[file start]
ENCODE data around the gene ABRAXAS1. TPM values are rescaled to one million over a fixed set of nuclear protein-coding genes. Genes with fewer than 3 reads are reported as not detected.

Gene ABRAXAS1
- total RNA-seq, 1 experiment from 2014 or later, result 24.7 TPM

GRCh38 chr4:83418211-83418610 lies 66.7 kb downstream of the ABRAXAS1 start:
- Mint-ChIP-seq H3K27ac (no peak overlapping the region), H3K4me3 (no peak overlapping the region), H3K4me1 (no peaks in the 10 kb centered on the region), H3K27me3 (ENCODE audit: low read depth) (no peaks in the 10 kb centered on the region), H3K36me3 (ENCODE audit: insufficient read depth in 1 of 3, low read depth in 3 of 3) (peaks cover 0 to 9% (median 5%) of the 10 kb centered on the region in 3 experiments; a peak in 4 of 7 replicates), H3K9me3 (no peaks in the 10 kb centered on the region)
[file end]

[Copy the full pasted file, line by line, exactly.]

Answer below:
ENCODE data around the gene ABRAXAS1. TPM values are rescaled to one million over a fixed set of nuclear protein-coding genes. Genes with fewer than 3 reads are reported as not detected.

Gene ABRAXAS1
- total RNA-seq, 1 experiment from 2014 or later, result 24.7 TPM

GRCh38 chr4:83418211-83418610 lies 66.7 kb downstream of the ABRAXAS1 start:
- Mint-ChIP-seq H3K27ac (no peak overlapping the region), H3K4me3 (no peak overlapping the region), H3K4me1 (no peaks in the 10 kb centered on the region), H3K27me3 (ENCODE audit: low read depth) (no peaks in the 10 kb centered on the region), H3K36me3 (ENCODE audit: insufficient read depth in 1 of 3, low read depth in 3 of 3) (peaks cover 0 to 9% (median 5%) of the 10 kb centered on the region in 3 experiments; a peak in 4 of 7 replicates), H3K9me3 (no peaks in the 10 kb centered on the region)